חיפוש מתקדם
Archives of Internal Medicine
Lubetsky, A., Department of Medicine, Anticoagulation Clinic, Sheba Medical Center, Tel-Hashomer, Israel
Yonath, H., Department of Medicine, Anticoagulation Clinic, Sheba Medical Center, Tel-Hashomer, Israel
Olchovsky, D., Department of Medicine, Anticoagulation Clinic, Sheba Medical Center, Tel-Hashomer, Israel
Loebstein, R., Division of Clinical Pharmacology, Sheba Medical Center, Tel-Hashomer, Israel, Sackler Faculty of Medicine, Tel-Aviv University, Tel-Aviv, Israel
Halkin, H., Division of Clinical Pharmacology, Sheba Medical Center, Tel-Hashomer, Israel, Sackler Faculty of Medicine, Tel-Aviv University, Tel-Aviv, Israel
Ezra, D., Department of Medicine, Anticoagulation Clinic, Sheba Medical Center, Tel-Hashomer, Israel, Department of Medicine A, Sheba Medical Center, Tel-Hashomer 52621, Israel
Background: Treatment of patients with excessive anticoagulation is routinely done by intravenous phytonadione (vitamin K1). Oral administration of phytonadione has been shown to be an effective alternative to the intravenous route, but these methods have never been compared directly. Our objective was to compare efficacy and safety of intravenous vs oral phytonadione treatment in patients with excessive anticoagulation without bleeding. Methods: The study was a prospective randomized controlled trial of consecutive patients presenting with excessive anticoagulation without major bleeding. Patients with a baseline international normalized ratio (INR) of 6 to 10 (n = 44, 47 episodes) received either intravenous or oral phytonadione (0.5 mg or 2.5 mg, respectively), and patients with an INR greater than 10 (n = 17, 19 episodes) received 1 mg or 5 mg, respectively. Efficacy and safety end points were sequential INR changes and the proportion of patients achieving therapeutic range (INR, 2-4), overcorrection (INR<2.0), or undercorrection (INR>4.0) INR values. Results: Sixty-six episodes of excessive anticoagulation were studied. In patients with baseline INR 6-10 the response to intravenous phytonadione was more rapid than in the oral group, and the proportion of patients reaching therapeutic range INR at 6 hours (11/24 vs 0/23) and at 12 hours (16/24 vs 8/23) was significantly higher. However, mean±SD INR values were similar for both groups at 24 hours (2.9±0.8 vs 2.6.±0.8). Patients in the intravenous group tended to be more often (7/24 vs 2/23) overcorrected (INR<2). In patients with baseline INR values greater than 10 efficacy and safety were comparable for both routes of administration. Conclusion: Oral administration of phytonadione had similar efficacy and safety as intravenously administered phytonadione and may be suitable for treatment of patients with excessive anticoagulation.
פותח על ידי קלירמאש פתרונות בע"מ -
הספר "אוצר וולקני"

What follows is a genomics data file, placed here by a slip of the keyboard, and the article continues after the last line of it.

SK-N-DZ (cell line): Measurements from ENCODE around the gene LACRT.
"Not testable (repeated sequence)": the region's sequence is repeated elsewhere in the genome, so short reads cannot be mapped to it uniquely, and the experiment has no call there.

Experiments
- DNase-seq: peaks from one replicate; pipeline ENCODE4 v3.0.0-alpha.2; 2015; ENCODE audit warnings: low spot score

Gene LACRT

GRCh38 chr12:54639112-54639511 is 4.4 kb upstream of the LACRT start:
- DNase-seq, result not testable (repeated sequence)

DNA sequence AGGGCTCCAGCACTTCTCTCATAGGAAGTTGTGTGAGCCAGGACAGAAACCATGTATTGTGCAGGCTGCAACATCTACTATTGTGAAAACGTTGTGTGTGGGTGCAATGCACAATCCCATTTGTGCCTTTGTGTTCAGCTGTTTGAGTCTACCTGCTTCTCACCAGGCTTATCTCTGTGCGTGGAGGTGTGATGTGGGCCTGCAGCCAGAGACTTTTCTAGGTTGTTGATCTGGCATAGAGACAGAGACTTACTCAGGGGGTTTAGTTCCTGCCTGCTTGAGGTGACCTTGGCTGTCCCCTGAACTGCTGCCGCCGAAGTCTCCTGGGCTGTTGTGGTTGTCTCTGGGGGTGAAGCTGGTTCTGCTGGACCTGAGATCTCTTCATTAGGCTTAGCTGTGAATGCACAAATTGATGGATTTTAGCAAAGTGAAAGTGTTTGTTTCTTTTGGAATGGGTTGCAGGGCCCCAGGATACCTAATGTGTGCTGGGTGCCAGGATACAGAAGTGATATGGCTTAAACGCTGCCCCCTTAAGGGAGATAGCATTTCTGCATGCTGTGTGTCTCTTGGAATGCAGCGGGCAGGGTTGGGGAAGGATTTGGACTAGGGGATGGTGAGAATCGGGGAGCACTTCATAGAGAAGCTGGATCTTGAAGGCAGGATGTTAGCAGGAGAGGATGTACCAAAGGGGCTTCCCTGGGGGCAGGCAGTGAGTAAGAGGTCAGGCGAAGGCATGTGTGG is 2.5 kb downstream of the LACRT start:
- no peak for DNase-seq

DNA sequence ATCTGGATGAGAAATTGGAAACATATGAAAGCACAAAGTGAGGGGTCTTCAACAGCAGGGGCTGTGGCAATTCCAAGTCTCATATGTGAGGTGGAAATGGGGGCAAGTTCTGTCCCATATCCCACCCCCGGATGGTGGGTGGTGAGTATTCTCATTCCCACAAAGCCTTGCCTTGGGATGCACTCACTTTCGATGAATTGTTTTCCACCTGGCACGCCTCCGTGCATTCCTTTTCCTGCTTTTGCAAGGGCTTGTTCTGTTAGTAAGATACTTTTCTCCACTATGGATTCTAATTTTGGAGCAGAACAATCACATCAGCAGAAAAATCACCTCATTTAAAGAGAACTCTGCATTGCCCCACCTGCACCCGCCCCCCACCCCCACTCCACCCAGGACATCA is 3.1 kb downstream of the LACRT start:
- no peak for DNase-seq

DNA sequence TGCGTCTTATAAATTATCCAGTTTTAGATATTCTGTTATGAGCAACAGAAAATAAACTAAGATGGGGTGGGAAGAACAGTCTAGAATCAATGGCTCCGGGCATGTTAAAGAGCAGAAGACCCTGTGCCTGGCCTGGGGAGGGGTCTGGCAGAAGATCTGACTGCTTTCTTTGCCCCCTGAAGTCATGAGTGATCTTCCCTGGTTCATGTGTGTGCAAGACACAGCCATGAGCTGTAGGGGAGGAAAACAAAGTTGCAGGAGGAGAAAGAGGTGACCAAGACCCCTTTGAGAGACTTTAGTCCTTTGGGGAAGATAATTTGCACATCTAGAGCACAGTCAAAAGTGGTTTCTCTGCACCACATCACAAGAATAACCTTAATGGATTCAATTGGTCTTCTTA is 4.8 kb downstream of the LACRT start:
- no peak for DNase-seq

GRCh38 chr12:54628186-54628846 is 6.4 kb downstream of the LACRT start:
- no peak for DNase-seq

אודות
תנאי שימוש
Comparison of Oral vs Intravenous Phytonadione (Vitamin K1) in Patients With Excessive Anticoagulation: A Prospective Randomized Controlled Study
163
Lubetsky, A., Department of Medicine, Anticoagulation Clinic, Sheba Medical Center, Tel-Hashomer, Israel
Yonath, H., Department of Medicine, Anticoagulation Clinic, Sheba Medical Center, Tel-Hashomer, Israel
Olchovsky, D., Department of Medicine, Anticoagulation Clinic, Sheba Medical Center, Tel-Hashomer, Israel
Loebstein, R., Division of Clinical Pharmacology, Sheba Medical Center, Tel-Hashomer, Israel, Sackler Faculty of Medicine, Tel-Aviv University, Tel-Aviv, Israel
Halkin, H., Division of Clinical Pharmacology, Sheba Medical Center, Tel-Hashomer, Israel, Sackler Faculty of Medicine, Tel-Aviv University, Tel-Aviv, Israel
Ezra, D., Department of Medicine, Anticoagulation Clinic, Sheba Medical Center, Tel-Hashomer, Israel, Department of Medicine A, Sheba Medical Center, Tel-Hashomer 52621, Israel
Comparison of Oral vs Intravenous Phytonadione (Vitamin K1) in Patients With Excessive Anticoagulation: A Prospective Randomized Controlled Study
Background: Treatment of patients with excessive anticoagulation is routinely done by intravenous phytonadione (vitamin K1). Oral administration of phytonadione has been shown to be an effective alternative to the intravenous route, but these methods have never been compared directly. Our objective was to compare efficacy and safety of intravenous vs oral phytonadione treatment in patients with excessive anticoagulation without bleeding. Methods: The study was a prospective randomized controlled trial of consecutive patients presenting with excessive anticoagulation without major bleeding. Patients with a baseline international normalized ratio (INR) of 6 to 10 (n = 44, 47 episodes) received either intravenous or oral phytonadione (0.5 mg or 2.5 mg, respectively), and patients with an INR greater than 10 (n = 17, 19 episodes) received 1 mg or 5 mg, respectively. Efficacy and safety end points were sequential INR changes and the proportion of patients achieving therapeutic range (INR, 2-4), overcorrection (INR<2.0), or undercorrection (INR>4.0) INR values. Results: Sixty-six episodes of excessive anticoagulation were studied. In patients with baseline INR 6-10 the response to intravenous phytonadione was more rapid than in the oral group, and the proportion of patients reaching therapeutic range INR at 6 hours (11/24 vs 0/23) and at 12 hours (16/24 vs 8/23) was significantly higher. However, mean±SD INR values were similar for both groups at 24 hours (2.9±0.8 vs 2.6.±0.8). Patients in the intravenous group tended to be more often (7/24 vs 2/23) overcorrected (INR<2). In patients with baseline INR values greater than 10 efficacy and safety were comparable for both routes of administration. Conclusion: Oral administration of phytonadione had similar efficacy and safety as intravenously administered phytonadione and may be suitable for treatment of patients with excessive anticoagulation.
Scientific Publication
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